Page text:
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Market Week: February 2, 2015


Key Dates/Data Releases

2/2: Personal income/spending, ISM manufacturing report, construction spending

2/3: Auto sales, factory orders

2/4: ISM services report

2/5: Business productivity, balance of trade

The Markets

The strength of the U.S. dollar contributed to weak Q4 earnings reports from some major blue-chip companies that earn a substantial portion of their revenues overseas. That in turn contributed to more losses for equities across the board, with the Dow and S&P 500 suffering the most. As a result, investors continued to seek the security of U.S. Treasuries; the benchmark 10-year yield has now lost roughly half a percentage point since the beginning of the year as demand has driven up prices.

Market/Index 2014 Close Prior Week As of 1/30 Weekly Change YTD Change
DJIA 17823.07 17672.60 17164.95 -2.87% -3.69%
Nasdaq 4736.05 4757.88 4635.24 -2.58% -2.13%
S&P 500 2058.90 2051.82 1994.99 -2.77% -3.10%
Russell 2000 1204.70 1188.93 1165.39 -1.98% -3.26%
Global Dow 2501.66 2501.48 2441.41 -2.40% -2.41%
Fed. Funds .25% .25% .25% 0% 0%
10-year Treasuries 2.17% 1.79% 1.68% -11 bps -49 bps

Chart reflects price changes, not total return. Because it does not include dividends or splits, it should not be used to benchmark performance of specific investments.

Last Week’s Headlines

  • The U.S. economy grew more slowly in Q4, according to the Bureau of Economic Analysis’s initial estimate. The 2.6% increase in gross domestic product was roughly half the 5% seen in Q3. The BEA said increased imports, cuts in federal government spending, reduced business investment, and sluggish exports helped slow economic growth. The major bright spot in the report was a 4.3% increase in consumer spending–the fastest growth since before the financial crisis.
  • The Federal Reserve’s monetary policy committee once again said it is in no hurry to begin raising interest rates, in part because it foresees inflation slowing even further in the short term before eventually rising closer to its 2% target. The committee said it expects moderate U.S. growth to continue, and its statement expressed little concern about international economic weakness.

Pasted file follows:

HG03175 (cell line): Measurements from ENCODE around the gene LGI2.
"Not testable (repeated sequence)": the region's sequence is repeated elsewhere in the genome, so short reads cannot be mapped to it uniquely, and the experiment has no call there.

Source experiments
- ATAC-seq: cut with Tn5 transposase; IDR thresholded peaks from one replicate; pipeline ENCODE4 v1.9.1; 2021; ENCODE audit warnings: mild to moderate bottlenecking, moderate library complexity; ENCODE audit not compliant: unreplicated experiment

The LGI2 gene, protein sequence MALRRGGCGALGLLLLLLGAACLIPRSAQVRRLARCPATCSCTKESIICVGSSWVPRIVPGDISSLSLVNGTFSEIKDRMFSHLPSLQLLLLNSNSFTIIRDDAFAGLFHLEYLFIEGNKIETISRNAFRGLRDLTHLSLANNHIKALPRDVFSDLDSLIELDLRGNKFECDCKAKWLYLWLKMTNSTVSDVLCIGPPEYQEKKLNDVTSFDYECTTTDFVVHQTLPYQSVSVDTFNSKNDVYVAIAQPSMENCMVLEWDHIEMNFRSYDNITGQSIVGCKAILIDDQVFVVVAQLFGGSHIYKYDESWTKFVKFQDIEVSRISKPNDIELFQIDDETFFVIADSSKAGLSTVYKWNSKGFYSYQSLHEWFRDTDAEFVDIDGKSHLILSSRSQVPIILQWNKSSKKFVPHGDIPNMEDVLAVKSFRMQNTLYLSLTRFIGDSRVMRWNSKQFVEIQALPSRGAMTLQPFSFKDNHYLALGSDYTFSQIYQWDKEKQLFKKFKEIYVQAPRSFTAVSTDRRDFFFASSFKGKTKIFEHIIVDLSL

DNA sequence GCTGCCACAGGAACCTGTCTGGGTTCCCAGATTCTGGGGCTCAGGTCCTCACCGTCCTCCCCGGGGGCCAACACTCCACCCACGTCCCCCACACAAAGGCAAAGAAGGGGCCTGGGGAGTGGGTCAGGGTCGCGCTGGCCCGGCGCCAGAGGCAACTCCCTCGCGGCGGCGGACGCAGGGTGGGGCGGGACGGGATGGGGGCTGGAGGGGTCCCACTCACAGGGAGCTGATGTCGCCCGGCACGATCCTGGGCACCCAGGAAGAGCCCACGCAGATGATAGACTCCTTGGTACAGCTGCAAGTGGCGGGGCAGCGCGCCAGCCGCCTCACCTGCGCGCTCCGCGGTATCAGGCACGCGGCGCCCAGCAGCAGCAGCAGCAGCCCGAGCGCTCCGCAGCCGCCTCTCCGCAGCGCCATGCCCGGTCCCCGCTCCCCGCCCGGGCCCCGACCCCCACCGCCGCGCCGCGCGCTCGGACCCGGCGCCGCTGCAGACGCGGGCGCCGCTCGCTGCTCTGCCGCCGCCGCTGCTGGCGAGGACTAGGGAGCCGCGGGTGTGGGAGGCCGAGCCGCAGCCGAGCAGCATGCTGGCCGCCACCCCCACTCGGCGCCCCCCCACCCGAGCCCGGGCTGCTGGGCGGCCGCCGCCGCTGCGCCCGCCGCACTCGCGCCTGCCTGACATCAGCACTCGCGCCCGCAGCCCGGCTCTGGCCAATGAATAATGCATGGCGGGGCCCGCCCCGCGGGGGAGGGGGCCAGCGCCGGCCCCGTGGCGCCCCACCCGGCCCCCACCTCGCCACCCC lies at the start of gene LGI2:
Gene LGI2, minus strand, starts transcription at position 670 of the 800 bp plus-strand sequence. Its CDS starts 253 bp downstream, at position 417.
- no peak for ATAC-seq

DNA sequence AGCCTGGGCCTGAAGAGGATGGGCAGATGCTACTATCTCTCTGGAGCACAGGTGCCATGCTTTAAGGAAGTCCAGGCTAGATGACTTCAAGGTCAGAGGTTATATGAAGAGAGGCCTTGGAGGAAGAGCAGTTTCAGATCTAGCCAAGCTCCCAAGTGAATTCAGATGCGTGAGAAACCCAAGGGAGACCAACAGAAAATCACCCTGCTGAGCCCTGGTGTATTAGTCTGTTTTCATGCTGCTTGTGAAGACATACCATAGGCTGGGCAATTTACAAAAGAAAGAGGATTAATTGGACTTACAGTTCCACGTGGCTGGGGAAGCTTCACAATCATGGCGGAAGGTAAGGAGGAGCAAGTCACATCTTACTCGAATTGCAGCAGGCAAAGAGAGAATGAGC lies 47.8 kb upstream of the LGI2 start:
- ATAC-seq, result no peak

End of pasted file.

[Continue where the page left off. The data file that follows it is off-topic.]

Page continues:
• The Commerce Department said durable goods orders unexpectedly fell 3.4% in December–the fourth decline in the last five months. Though a 55% drop in commercial aircraft orders played a significant role in the weakness in new orders, the Commerce Department said business spending on capital equipment also fell 9.7%.
  • After a slow November, sales of new homes were up 11.6% in December, according to the Commerce Department. However, the S&P/Case-Shiller 20-City Composite Index showed that home prices continued to struggle; the index fell 0.2% in November, and the 4.3% increase over November 2013 was less than the 4.5% annual gain seen the previous month.

Eye on the Week Ahead

As the new Greek government settles in, investors will be assessing its chances of success in altering the bailout agreement imposed by the so-called “troika”–the European Commission, the European Central Bank, and the International Monetary Fund. Consumer and manufacturing data are on tap as earnings reports continue to come in. And the release of President Obama’s budget for the upcoming fiscal year will doubtless prompt discussion of the potential impact of any proposed tax reforms.

Data sources: News items are based on reports from multiple commonly available international news sources (i.e. wire services) and are independently verified when necessary with secondary sources such as government agencies, corporate press releases, or trade organizations. Market data: Based on data reported in WSJ Market Data Center (indexes); U.S. Treasury (Treasury yields); U.S. Energy Information Administration/ Market Data (oil spot price, WTI Cushing, OK); (spot gold/silver); Oanda/FX Street (currency exchange rates). All information is based on sources deemed reliable, but no warranty or guarantee is made as to its accuracy or completeness. Neither the information nor any opinion expressed herein constitutes a solicitation for the purchase or sale of any securities, and should not be relied on as financial advice. Past performance is no guarantee of future results. All investing involves risk, including the potential loss of principal, and there can be no guarantee that any investing strategy will be successful.

The Dow Jones Industrial Average (DJIA) is a price-weighted index composed of 30 widely traded blue-chip U.S. common stocks. The S&P 500 is a market-cap weighted index composed of the common stocks of 500 leading companies in leading industries of the U.S. economy. The NASDAQ Composite Index is a market-value weighted index of all common stocks listed on the NASDAQ stock exchange. The Russell 2000 is a market-cap weighted index composed of 2,000 U.S. small-cap common stocks. The Global Dow is an equally weighted index of 150 widely traded blue-chip common stocks worldwide. Market indices listed are unmanaged and are not available for direct investment.